Sunday, December 27, 2009


For Italians it's just not Christmas if you don't have a Pandoro.
Or so I learned as I ate my very first Pandoro last night.
It looks like a craggy mountain snow-capped with powdered sugar.
The cake is almost a foot high!
Blogger friends in Italy--can you tell us more about this tradition?

At my nun friends' dinner table sat nine people from seven different countries. Hermits, sisters, Jews, and one or two regular people. :-)
We had a fine time and ate and talked long into the night.
I went home with a doggie bag containing a big slice of the cake.


FA said...

Yum! What a gift it is that we can share each other's traditions.

Leora said...

Wow! What a cake. And what's a "regular" person (you don't need to answer - I thought it was a cute remark).

The nuns must have quite a cake mold for that cake.

Dina said...

FA, sometimes I forget that this is a gift. It's just the normal way of life for my friends and me.

Leora, I neglected to point out that the cake was was a bought gift from Italy. It came in a box complete with a little packet of powdered sugar.
"Regular" as in non-monastic people who live in the world, have 9 to 5 jobs, etc.

Robin said...

That is quite a cake!

Tribudragon said...

It looks dilicious.
I will remember this name ;)

Hilda said...

I think I've seen something similar before, but it wasn't called Pandoro. Of course, I can't remember what it was, but it was also Italian.

What interesting conversations around that dinner table you must have had!

I hope you and your loved ones had a wonderful Christmas, Dina. Wishing you a joyful, peaceful and love-filled new year.

Leif Hagen said...

Now THAT'S my kind of dinner dessert! Wish I had been invited to dinner, too!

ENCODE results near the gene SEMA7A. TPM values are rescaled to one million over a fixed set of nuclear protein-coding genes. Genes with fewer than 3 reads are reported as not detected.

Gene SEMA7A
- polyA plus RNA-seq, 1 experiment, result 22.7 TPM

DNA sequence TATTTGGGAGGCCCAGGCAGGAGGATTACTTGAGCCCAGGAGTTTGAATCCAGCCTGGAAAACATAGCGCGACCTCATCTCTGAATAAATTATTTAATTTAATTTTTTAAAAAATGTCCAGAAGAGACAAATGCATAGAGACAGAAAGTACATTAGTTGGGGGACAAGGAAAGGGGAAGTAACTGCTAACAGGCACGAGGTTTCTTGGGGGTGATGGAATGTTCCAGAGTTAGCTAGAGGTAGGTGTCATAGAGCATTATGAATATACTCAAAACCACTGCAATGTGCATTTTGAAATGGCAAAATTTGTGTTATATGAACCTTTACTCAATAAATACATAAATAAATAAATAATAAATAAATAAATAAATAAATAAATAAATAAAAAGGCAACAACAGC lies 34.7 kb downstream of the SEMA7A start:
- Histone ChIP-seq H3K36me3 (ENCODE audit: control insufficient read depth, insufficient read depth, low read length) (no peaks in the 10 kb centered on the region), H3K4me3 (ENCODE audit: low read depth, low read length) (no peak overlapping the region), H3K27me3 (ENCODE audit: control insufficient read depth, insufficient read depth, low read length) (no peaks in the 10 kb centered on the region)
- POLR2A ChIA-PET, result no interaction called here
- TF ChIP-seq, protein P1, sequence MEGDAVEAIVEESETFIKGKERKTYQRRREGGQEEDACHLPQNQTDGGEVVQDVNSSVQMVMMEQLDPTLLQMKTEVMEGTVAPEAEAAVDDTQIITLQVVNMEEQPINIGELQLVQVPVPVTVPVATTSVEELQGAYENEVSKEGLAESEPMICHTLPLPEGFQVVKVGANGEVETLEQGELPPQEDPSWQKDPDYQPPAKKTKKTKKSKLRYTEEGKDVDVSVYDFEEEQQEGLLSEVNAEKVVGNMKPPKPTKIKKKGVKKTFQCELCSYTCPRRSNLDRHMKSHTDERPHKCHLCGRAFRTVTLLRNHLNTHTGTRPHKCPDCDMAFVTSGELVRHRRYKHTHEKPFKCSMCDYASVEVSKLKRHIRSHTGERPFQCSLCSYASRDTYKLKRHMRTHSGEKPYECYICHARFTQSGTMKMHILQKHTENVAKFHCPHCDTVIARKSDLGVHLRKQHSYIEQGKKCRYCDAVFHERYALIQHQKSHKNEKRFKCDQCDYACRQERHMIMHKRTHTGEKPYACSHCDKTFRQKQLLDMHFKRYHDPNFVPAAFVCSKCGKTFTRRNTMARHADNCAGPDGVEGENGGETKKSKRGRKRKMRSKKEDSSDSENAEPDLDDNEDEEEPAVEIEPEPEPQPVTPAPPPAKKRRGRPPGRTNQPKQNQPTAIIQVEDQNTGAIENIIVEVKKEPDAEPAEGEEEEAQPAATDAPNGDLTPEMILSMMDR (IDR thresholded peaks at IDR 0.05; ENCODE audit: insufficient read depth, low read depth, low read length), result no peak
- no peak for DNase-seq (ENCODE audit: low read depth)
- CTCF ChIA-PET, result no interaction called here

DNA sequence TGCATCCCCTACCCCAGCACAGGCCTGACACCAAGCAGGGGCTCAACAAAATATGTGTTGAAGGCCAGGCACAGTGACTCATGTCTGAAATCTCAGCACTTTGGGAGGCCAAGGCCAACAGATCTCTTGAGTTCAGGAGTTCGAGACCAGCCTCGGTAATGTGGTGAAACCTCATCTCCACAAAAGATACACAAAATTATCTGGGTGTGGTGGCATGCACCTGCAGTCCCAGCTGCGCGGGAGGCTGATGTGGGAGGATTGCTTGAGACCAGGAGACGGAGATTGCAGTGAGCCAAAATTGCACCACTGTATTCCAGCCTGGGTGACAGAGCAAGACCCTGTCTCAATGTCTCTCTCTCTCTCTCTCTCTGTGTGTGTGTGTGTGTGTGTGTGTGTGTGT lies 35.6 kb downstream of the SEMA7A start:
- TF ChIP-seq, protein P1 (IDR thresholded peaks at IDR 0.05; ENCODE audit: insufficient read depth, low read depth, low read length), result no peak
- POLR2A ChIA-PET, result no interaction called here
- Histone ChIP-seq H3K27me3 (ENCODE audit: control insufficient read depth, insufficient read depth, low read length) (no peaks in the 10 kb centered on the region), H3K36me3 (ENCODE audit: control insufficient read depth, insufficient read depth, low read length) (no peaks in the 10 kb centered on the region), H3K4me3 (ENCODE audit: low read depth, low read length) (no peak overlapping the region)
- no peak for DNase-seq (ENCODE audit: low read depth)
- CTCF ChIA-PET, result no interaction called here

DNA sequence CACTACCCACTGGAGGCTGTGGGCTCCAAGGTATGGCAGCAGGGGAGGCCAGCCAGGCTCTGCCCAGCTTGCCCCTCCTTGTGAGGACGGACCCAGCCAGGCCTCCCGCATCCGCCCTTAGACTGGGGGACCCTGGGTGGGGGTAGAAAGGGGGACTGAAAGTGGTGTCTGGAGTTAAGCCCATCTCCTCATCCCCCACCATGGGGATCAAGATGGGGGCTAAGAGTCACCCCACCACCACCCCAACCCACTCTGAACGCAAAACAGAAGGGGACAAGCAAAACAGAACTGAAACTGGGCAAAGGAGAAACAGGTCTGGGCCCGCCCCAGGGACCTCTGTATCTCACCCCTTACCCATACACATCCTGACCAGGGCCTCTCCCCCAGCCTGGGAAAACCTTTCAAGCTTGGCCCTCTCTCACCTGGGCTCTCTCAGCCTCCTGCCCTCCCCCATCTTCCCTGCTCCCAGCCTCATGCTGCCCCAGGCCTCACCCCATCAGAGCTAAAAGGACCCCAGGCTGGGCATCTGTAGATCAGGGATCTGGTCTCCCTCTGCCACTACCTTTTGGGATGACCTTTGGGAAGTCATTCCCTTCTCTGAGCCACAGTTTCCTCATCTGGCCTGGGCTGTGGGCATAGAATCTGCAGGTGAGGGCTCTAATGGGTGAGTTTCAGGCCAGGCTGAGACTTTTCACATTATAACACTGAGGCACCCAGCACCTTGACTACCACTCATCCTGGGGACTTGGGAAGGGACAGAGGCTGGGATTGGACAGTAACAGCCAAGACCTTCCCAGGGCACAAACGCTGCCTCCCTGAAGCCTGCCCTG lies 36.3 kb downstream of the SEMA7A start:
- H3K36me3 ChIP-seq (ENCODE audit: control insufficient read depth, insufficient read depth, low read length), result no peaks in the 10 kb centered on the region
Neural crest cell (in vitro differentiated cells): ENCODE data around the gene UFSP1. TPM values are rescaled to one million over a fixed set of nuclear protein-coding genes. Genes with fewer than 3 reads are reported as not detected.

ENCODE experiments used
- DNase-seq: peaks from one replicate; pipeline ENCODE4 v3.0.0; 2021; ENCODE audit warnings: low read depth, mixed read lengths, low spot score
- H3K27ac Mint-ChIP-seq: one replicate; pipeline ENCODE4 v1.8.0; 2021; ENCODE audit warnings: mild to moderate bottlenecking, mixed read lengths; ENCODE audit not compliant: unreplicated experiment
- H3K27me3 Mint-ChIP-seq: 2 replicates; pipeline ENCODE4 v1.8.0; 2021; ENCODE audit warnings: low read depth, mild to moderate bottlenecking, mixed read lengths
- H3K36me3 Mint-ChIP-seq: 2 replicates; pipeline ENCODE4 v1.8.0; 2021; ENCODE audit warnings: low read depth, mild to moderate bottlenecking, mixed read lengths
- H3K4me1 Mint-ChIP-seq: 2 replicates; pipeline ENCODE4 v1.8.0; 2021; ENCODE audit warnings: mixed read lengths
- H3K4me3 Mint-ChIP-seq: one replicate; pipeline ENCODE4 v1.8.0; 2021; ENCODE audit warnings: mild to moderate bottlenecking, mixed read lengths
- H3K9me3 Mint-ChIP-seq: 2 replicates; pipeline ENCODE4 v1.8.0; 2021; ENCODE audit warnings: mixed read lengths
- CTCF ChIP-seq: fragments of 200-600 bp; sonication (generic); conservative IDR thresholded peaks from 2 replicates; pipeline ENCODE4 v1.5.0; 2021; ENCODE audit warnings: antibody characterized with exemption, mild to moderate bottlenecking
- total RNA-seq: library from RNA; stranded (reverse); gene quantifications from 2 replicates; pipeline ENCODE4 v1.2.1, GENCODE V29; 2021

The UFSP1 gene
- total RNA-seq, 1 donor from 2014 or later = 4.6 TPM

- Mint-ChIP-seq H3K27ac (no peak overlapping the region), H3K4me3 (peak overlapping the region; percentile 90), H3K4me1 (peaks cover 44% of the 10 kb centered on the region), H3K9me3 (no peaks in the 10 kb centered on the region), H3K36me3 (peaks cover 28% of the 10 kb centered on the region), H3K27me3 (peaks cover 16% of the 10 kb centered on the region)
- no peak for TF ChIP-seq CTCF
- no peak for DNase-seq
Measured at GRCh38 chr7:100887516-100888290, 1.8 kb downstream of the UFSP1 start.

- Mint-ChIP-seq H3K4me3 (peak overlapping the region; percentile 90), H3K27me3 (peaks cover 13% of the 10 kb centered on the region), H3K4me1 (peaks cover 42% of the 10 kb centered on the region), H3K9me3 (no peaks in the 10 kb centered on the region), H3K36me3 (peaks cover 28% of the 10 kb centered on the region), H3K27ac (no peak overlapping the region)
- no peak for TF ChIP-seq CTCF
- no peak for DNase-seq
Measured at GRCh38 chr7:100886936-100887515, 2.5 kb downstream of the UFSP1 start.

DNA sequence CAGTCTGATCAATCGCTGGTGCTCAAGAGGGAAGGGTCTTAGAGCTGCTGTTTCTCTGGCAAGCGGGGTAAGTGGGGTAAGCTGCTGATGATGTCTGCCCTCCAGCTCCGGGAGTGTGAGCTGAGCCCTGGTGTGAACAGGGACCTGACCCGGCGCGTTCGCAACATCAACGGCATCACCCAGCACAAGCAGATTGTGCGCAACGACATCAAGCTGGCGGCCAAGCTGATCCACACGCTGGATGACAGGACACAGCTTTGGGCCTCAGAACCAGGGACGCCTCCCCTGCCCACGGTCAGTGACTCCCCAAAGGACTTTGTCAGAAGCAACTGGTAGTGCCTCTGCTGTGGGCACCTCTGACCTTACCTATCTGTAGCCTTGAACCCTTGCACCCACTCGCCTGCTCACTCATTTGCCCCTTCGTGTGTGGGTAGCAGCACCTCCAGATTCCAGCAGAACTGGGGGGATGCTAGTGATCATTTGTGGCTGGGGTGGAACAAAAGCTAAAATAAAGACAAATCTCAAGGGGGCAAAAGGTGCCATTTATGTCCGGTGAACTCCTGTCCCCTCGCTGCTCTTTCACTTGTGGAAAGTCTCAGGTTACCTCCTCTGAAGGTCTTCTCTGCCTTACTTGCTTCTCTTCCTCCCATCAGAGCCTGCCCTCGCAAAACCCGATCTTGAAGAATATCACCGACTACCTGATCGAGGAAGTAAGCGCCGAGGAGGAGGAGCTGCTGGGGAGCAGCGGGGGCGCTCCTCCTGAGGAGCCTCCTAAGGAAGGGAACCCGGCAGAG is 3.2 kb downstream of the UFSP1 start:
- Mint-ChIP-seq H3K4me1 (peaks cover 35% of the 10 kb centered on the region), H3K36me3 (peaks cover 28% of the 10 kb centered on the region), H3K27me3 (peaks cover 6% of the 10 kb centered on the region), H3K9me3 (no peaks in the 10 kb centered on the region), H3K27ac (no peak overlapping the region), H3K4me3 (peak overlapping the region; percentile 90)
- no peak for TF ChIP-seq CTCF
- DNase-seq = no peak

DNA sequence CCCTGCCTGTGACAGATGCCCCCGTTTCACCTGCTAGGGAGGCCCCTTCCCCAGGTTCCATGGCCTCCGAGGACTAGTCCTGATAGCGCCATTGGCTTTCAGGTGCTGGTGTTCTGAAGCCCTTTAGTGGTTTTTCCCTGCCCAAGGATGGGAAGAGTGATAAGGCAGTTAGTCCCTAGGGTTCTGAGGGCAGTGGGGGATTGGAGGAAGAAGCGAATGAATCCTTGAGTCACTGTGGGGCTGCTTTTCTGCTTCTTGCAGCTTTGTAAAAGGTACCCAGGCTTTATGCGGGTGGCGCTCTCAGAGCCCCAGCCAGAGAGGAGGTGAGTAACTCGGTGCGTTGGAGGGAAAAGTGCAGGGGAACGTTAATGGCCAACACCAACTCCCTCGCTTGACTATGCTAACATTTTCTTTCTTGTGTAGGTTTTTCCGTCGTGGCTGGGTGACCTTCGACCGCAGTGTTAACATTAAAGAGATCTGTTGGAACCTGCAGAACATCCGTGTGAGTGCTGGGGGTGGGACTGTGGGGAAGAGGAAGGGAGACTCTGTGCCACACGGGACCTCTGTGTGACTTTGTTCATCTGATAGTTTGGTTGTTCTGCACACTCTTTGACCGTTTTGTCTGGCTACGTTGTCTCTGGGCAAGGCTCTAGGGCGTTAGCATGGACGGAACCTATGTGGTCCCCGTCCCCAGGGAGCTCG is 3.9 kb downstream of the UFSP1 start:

JM said...

Have never tried it but would love to! :-)

Yes, Dina, I've seen the Flash Mob at Lisbon airport! :-)

Vogon Poet said...

An eternal struggle is going on within Italian families between the fans of Pandoro and the followers of the Panettone.
I like both, but my favorite by far is the second one!

Petrea said...

Hermits! Hermits? You live the most fascinating life, Dina.

Jew Wishes said...

So delicious looking, and I can attest that it is, in actuality, scrumptious.

What a wonderful way to spend the hours, and connect with each other.

Pietro said...

Dina, I'm glad you've eaten the pandoro. It's delicious with all that butter, isn't it? In Italy we have both panettone and pandoro, but the pandoro is much more popular than the panettone during the Yuletide.

Dina said...

Thank you all, dear commenting friends.
Thanks especially Pietro and Vogon Poet in Italy for enlightening me about the delicious pandoro.

Petrea, if my life is fascinating, it is only because, like you, I ended up in the place just right. This little mountain we live on has been fascinating for thousands of years. Its remoteness and underground springs attract special people.

Louis la Vache said...

It looks delicious. The name, a contraction of pane di oro, translates into English as 'bread of gold.' .

Evelyn Howard said...

Interesting - gotto try some.

Fabrizio - ikol22 said...

Vogon Poet is right: Panettone is definitely the traditional and most popular (and preferred) cake we are used to eat at Christmas (and first of the year). I'm amazed by Pietro. He's from Torino like me and he should know that even if Panettone was born in Milan, in Torino and around the city, there are many factories that produce Panettone since ever (one name for all: Galup). Pandoro is mostly produced and bought on North West of Italy. Just last 15 years or so it's a bit more popular.

By the way belated "Chag molad sameach" to you Dina and thank you for visiting my blog

Abu Dhabi/UAE Daily Photo said...

Love pandoro! Have eaten more than my fair share in the past week or so!

Kay said...

There was a teacher friend in Illinois of Italian descent and I remember how she'd bring that cake to parties. I think it was the Panettone that she liked though.

Eleonora said...

Ciao Dina,
I happened here via the City Photo Blog webring, and I scrolled back to your Pandoro post, which caught my eye. I am also the author/editor of a cooking blog called Aglio, Olio & Peperoncino. You can come visit me for anything Italian-food and/or lifestyle related.
For more news about Pandoro, read an article I posted HERE. It tells a little history and I provide the recipe for it too.

Roma Every Day